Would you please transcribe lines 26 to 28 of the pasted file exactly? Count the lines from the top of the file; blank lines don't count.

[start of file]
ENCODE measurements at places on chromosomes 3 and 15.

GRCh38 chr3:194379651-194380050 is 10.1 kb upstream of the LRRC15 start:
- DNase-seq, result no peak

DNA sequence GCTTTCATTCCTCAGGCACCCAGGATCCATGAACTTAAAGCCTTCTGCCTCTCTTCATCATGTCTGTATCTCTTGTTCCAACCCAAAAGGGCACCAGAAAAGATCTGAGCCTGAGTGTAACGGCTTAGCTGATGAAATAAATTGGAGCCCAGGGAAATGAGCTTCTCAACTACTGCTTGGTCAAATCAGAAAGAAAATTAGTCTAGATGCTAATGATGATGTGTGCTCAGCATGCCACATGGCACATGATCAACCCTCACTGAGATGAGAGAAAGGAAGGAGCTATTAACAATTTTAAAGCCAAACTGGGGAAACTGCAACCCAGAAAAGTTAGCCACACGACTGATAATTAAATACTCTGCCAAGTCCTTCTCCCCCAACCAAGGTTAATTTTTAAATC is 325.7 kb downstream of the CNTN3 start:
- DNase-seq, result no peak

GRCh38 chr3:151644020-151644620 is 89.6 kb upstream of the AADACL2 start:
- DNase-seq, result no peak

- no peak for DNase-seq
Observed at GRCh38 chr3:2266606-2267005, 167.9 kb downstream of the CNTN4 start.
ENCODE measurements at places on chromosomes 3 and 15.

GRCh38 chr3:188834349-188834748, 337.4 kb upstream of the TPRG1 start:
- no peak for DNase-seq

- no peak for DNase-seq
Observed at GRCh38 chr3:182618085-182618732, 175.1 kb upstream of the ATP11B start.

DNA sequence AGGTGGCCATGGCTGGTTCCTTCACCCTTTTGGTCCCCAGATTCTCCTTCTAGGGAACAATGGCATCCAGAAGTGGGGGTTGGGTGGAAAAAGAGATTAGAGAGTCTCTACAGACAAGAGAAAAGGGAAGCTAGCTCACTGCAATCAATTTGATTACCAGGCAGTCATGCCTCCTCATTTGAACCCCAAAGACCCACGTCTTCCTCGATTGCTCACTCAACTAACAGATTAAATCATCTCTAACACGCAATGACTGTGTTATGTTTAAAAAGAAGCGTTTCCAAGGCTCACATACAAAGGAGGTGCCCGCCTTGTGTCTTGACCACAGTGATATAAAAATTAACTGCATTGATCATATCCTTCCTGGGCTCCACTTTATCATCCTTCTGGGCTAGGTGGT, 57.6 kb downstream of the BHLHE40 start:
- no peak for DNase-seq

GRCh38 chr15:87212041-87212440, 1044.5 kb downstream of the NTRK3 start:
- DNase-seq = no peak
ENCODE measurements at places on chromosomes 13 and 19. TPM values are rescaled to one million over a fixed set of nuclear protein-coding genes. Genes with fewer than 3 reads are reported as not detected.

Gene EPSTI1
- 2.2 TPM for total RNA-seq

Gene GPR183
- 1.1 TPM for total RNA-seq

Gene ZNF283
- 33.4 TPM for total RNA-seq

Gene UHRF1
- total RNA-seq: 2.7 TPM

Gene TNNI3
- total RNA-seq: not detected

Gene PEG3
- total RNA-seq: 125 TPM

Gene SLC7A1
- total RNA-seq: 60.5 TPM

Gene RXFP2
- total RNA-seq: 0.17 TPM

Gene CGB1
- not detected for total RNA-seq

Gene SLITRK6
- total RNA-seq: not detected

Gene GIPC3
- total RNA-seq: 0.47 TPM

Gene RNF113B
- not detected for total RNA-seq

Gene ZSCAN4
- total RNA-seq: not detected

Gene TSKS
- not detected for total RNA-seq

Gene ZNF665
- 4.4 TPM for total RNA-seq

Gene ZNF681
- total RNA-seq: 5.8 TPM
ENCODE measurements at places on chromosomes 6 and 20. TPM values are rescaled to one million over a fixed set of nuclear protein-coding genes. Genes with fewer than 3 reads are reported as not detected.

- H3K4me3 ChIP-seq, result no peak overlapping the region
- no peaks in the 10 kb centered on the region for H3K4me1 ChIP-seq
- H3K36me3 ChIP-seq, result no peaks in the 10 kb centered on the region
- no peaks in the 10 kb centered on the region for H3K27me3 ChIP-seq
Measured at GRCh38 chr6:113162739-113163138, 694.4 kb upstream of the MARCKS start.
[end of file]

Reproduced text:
Gene UHRF1
- total RNA-seq: 2.7 TPM

Gene TNNI3